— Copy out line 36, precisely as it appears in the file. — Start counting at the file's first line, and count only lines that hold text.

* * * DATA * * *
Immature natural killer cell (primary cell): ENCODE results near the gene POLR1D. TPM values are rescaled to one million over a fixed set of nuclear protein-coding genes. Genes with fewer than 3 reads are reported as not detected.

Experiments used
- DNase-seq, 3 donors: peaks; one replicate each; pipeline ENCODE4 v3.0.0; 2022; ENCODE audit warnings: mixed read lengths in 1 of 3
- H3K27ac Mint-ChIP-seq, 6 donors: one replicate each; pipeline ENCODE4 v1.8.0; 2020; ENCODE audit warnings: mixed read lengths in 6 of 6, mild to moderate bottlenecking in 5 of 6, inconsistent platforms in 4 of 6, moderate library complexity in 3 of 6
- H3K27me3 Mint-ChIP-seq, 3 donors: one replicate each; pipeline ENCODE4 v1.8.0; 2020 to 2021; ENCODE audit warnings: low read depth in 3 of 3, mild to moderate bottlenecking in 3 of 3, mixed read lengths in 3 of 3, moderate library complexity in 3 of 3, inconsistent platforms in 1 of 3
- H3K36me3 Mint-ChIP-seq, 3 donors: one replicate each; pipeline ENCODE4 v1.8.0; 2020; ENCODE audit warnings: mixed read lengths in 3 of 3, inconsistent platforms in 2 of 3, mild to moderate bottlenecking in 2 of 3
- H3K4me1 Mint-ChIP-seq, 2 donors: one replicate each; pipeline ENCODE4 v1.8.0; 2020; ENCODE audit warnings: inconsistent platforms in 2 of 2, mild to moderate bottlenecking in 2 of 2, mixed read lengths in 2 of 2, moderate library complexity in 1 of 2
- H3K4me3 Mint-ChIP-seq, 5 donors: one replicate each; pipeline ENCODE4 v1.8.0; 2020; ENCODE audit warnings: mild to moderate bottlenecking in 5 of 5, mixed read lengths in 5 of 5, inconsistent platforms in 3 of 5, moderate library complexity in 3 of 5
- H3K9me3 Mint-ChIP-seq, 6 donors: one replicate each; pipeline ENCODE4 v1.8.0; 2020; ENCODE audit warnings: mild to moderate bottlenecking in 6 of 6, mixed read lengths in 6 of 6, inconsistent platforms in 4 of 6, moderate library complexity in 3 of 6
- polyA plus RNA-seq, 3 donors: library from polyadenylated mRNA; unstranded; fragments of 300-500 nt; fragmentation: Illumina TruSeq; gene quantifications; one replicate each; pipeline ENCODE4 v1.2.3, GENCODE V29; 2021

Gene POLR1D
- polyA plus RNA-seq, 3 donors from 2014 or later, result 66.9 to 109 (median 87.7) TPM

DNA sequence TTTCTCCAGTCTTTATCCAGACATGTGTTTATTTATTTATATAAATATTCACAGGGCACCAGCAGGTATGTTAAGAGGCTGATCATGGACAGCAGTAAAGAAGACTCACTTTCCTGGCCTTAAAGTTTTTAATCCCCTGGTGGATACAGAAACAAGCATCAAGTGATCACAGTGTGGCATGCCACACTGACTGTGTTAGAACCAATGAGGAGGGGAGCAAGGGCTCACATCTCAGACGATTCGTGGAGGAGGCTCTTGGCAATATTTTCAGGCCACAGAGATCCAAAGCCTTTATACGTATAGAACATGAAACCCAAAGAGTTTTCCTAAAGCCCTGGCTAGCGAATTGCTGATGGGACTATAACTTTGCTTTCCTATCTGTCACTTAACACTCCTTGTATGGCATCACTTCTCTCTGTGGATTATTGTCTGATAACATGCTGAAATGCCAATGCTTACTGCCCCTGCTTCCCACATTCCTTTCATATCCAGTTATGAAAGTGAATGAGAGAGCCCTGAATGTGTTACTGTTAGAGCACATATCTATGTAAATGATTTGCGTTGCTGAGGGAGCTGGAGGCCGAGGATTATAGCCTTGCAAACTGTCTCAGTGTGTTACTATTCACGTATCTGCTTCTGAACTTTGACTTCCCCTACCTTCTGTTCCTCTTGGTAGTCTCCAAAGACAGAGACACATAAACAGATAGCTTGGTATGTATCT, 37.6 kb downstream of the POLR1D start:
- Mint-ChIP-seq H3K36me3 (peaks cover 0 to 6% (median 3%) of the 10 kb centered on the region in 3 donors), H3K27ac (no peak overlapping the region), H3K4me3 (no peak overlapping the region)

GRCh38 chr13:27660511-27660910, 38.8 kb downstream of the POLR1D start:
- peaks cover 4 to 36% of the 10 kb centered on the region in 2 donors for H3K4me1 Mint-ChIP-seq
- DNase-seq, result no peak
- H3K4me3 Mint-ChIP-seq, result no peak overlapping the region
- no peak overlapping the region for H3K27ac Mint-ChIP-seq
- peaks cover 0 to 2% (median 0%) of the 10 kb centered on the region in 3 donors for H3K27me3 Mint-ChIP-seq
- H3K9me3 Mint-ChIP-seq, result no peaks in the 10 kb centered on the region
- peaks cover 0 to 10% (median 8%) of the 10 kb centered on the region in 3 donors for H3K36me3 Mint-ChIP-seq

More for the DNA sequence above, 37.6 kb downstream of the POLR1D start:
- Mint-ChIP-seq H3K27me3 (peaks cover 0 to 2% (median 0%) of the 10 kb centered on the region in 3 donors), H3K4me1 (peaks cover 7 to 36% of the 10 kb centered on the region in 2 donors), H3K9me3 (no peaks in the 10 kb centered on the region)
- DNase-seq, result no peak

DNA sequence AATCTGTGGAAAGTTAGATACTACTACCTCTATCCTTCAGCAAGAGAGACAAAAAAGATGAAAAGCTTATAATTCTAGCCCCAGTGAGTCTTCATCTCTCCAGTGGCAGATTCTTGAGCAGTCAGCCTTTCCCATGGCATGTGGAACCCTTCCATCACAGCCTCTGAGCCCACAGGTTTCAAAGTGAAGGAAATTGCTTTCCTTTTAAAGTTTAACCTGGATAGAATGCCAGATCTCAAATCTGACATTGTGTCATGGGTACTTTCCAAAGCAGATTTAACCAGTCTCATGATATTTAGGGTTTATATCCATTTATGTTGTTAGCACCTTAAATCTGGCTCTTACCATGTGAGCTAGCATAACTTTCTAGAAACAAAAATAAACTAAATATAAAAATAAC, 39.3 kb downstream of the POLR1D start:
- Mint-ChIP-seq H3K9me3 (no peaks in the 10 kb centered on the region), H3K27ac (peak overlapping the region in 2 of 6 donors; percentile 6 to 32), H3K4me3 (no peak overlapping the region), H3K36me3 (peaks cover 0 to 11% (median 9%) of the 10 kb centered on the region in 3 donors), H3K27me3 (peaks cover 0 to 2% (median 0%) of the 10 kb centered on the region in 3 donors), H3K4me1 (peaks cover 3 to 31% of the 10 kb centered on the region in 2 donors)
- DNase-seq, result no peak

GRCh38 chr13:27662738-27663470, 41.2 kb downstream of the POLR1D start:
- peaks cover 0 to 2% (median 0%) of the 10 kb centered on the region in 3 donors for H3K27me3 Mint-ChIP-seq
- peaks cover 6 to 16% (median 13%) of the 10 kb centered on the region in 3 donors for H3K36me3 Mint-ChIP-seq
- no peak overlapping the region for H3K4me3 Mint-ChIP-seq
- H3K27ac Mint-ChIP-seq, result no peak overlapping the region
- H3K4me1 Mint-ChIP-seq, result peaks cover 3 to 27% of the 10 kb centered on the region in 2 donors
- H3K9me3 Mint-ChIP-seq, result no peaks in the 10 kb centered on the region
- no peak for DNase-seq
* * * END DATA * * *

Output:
- no peak for DNase-seq